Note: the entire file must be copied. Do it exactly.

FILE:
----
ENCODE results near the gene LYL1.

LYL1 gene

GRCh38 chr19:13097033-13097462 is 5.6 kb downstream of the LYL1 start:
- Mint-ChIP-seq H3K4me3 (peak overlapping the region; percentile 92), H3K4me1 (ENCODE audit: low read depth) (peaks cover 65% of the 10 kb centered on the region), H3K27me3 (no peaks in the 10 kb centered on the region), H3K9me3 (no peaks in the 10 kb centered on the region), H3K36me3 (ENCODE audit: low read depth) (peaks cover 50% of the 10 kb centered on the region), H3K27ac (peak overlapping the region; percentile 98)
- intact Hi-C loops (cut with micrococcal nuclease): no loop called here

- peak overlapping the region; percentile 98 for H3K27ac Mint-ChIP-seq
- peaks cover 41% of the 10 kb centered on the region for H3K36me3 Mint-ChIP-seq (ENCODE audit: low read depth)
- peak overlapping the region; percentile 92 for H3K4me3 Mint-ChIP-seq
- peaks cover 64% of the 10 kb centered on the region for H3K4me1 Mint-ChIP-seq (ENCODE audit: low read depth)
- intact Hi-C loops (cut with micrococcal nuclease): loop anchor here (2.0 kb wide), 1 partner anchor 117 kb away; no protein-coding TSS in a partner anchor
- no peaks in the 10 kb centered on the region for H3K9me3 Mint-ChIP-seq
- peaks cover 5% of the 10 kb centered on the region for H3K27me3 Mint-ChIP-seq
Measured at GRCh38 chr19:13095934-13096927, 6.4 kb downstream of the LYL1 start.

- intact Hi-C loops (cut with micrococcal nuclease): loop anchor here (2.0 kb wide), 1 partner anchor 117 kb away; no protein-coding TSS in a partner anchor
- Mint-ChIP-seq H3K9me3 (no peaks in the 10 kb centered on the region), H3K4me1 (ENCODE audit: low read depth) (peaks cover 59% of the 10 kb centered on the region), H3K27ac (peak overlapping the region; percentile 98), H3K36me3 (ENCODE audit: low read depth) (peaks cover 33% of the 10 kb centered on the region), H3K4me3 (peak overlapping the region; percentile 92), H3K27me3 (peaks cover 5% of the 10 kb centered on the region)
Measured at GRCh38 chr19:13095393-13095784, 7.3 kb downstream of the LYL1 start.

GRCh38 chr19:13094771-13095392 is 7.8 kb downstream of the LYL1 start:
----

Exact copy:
ENCODE results near the gene LYL1.

LYL1 gene

GRCh38 chr19:13097033-13097462 is 5.6 kb downstream of the LYL1 start:
- Mint-ChIP-seq H3K4me3 (peak overlapping the region; percentile 92), H3K4me1 (ENCODE audit: low read depth) (peaks cover 65% of the 10 kb centered on the region), H3K27me3 (no peaks in the 10 kb centered on the region), H3K9me3 (no peaks in the 10 kb centered on the region), H3K36me3 (ENCODE audit: low read depth) (peaks cover 50% of the 10 kb centered on the region), H3K27ac (peak overlapping the region; percentile 98)
- intact Hi-C loops (cut with micrococcal nuclease): no loop called here

- peak overlapping the region; percentile 98 for H3K27ac Mint-ChIP-seq
- peaks cover 41% of the 10 kb centered on the region for H3K36me3 Mint-ChIP-seq (ENCODE audit: low read depth)
- peak overlapping the region; percentile 92 for H3K4me3 Mint-ChIP-seq
- peaks cover 64% of the 10 kb centered on the region for H3K4me1 Mint-ChIP-seq (ENCODE audit: low read depth)
- intact Hi-C loops (cut with micrococcal nuclease): loop anchor here (2.0 kb wide), 1 partner anchor 117 kb away; no protein-coding TSS in a partner anchor
- no peaks in the 10 kb centered on the region for H3K9me3 Mint-ChIP-seq
- peaks cover 5% of the 10 kb centered on the region for H3K27me3 Mint-ChIP-seq
Measured at GRCh38 chr19:13095934-13096927, 6.4 kb downstream of the LYL1 start.

- intact Hi-C loops (cut with micrococcal nuclease): loop anchor here (2.0 kb wide), 1 partner anchor 117 kb away; no protein-coding TSS in a partner anchor
- Mint-ChIP-seq H3K9me3 (no peaks in the 10 kb centered on the region), H3K4me1 (ENCODE audit: low read depth) (peaks cover 59% of the 10 kb centered on the region), H3K27ac (peak overlapping the region; percentile 98), H3K36me3 (ENCODE audit: low read depth) (peaks cover 33% of the 10 kb centered on the region), H3K4me3 (peak overlapping the region; percentile 92), H3K27me3 (peaks cover 5% of the 10 kb centered on the region)
Measured at GRCh38 chr19:13095393-13095784, 7.3 kb downstream of the LYL1 start.

GRCh38 chr19:13094771-13095392 is 7.8 kb downstream of the LYL1 start: